Sometimes your day just doesn’t go how you think it will.
Last night, for instance, I just wanted to curl up in bed (or at least, next to the radiator) with some mulled wine and watch the rest of Titanic. And then, just before I finished cooking dinner, Namuunaa came home with relatives in tow – the same set as in the previous post, plus two-year-old Inguun. They had brought baking supplies with them and wanted to continue the baking lesson. The next way was Khaliun’s birthday, they said, and they wanted to make cookies.
Well, it’s not like I could say no.
So Namuunaa and her sister and I made cookies. They turned out differently than mine – no vanilla, some pretty insipid lemon zest, and what I think was an extra cup of flour – but overall, I think the lesson went pretty well. I learned, and promptly forgot, how to say things like “fast” and “my hands are covered in chocolate; I failed pretty spectacularly at separating one egg (but really, have you ever cracked an egg and had the shell flake off, leaving the membrane intact? what are you supposed to do with that?!); we took turns at the incredibly labor-intensive process of creaming butter and sugar by hand. That one is, I think, a good thing; it means that in making the cookies, you burn off some of the calories you’ll gain by eating them. Maybe I’ll continue making them that way when I get back to the states.
As always, Inguun popped in and out throughout the entire process, greeting us with “shan oh!” or sometimes even “shan an oh!” each time. She correctly identified the lemon on the table, even after it had been stripped of zest, and she held out a cup, uttering the first complete sentence I’ve ever heard/understood from her: “цай байхгаа.” Laughing, her mother filled the cup for her, and she promptly spilled the water before toddling back into Namuunaa’s room. She can almost say my name now too, though it sounds more like “Kata” than “Katya.”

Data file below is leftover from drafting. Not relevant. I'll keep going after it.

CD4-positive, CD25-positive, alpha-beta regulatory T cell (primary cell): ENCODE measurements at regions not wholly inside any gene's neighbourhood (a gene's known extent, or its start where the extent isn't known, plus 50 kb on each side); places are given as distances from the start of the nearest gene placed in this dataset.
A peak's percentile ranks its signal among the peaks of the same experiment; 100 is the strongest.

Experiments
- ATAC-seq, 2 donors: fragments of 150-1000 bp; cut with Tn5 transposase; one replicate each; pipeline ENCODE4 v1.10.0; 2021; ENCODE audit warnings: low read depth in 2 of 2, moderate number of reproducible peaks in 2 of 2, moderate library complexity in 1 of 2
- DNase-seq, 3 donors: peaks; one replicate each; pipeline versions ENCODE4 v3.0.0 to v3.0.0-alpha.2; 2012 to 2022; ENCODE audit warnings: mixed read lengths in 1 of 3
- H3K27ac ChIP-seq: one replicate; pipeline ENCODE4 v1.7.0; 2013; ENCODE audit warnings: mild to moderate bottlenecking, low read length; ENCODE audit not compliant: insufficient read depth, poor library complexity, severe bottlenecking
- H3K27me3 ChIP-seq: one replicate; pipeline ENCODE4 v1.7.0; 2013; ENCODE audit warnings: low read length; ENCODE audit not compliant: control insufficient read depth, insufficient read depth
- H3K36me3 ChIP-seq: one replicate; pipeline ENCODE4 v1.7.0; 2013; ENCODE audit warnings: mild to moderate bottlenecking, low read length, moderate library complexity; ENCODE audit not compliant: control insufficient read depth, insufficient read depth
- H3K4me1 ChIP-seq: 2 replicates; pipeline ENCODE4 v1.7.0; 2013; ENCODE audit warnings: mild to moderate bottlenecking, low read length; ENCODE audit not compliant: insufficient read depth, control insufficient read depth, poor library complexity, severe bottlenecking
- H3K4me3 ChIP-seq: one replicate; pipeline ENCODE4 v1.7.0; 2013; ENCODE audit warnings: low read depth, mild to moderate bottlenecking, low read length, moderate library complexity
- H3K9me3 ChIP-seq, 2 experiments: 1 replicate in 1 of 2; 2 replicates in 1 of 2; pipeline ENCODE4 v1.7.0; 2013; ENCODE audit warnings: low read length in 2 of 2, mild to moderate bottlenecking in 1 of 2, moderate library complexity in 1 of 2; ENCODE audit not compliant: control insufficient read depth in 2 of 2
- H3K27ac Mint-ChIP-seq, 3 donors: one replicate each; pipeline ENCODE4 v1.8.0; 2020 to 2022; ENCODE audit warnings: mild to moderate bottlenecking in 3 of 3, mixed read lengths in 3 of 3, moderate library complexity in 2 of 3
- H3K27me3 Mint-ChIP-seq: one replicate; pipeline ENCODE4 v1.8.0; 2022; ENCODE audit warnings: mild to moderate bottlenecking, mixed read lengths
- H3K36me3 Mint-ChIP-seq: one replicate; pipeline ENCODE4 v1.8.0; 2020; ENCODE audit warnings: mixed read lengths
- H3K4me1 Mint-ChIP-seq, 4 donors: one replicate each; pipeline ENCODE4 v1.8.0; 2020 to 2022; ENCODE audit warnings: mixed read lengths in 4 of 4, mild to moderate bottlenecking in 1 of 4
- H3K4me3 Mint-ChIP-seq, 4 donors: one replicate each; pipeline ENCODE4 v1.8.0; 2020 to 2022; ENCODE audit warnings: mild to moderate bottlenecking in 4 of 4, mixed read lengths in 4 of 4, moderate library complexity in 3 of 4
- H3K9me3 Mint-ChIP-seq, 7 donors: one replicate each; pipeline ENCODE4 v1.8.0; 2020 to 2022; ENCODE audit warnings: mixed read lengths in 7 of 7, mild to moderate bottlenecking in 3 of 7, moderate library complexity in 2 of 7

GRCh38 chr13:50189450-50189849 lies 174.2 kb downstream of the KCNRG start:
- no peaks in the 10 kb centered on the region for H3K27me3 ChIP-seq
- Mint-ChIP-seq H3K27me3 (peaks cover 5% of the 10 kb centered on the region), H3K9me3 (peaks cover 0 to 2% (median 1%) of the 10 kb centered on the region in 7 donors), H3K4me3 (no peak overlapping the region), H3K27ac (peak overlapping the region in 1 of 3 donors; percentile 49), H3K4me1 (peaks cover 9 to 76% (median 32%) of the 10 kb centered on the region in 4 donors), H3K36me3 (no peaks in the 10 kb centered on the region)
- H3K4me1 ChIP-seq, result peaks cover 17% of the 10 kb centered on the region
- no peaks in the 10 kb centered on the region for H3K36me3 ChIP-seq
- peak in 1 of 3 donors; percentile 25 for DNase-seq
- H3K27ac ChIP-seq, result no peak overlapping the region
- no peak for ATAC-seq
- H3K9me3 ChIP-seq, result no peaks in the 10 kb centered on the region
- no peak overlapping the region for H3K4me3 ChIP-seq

While we waited for the cookies to bake, we all went into Namuunaa’s room. Khaliun, her father, and Inguun were dancing, which is to say that Khaliun and her father were doing simple dance steps and Inguun was quite literally falling all over herself trying to imitate them. My god, that child is adorable. Naturally, I joined the fun with some shim-sham steps (boogie forwards and boogie backs). Inguun could sort of, almost, do the boogie forwards, but even Khaliun couldn’t manage boogie backs. I couldn’t blame here; a kick-ball-change is a confusing movement that I had trouble with when I first tried it.
I also showed them my splits, which Khaliun tried and failed to emulate. I tried to explain that I had done gymnastics for 17 years, but that’s a tricky explanation to make; “Би гимнастик хийдэг” means “I work out” as much as “I do gymnastics,” and the former interpretation is far more common. So I grabbed my computer and showed them videos. Magically, I stuck my beam and bars routines at Nationals this year, so they’re handy ones for showing off. Then they wanted to see more pictures, so I showed some from camp and family gatherings.
How does one explain to a two-year-old that an alpaca is not a horse when one does not know the Mongolian word for “alpaca,” if there even is one? Inguun started shouting, “Адуу! Адуу!” when the alpaca pictures came up, and I couldn’t even say that they were llamas – a lama is a monk!
Finally, they packed up the cookies to take with them, insisting that I come to their house for Khaliun’s birthday tonight. I had planned on joining the other Americans tonight for drinks and a movie, but who am I to refuse a nine-year-old on her birthday?
I just wish my camera battery wasn’t dead. Those kids are pretty darn adorable.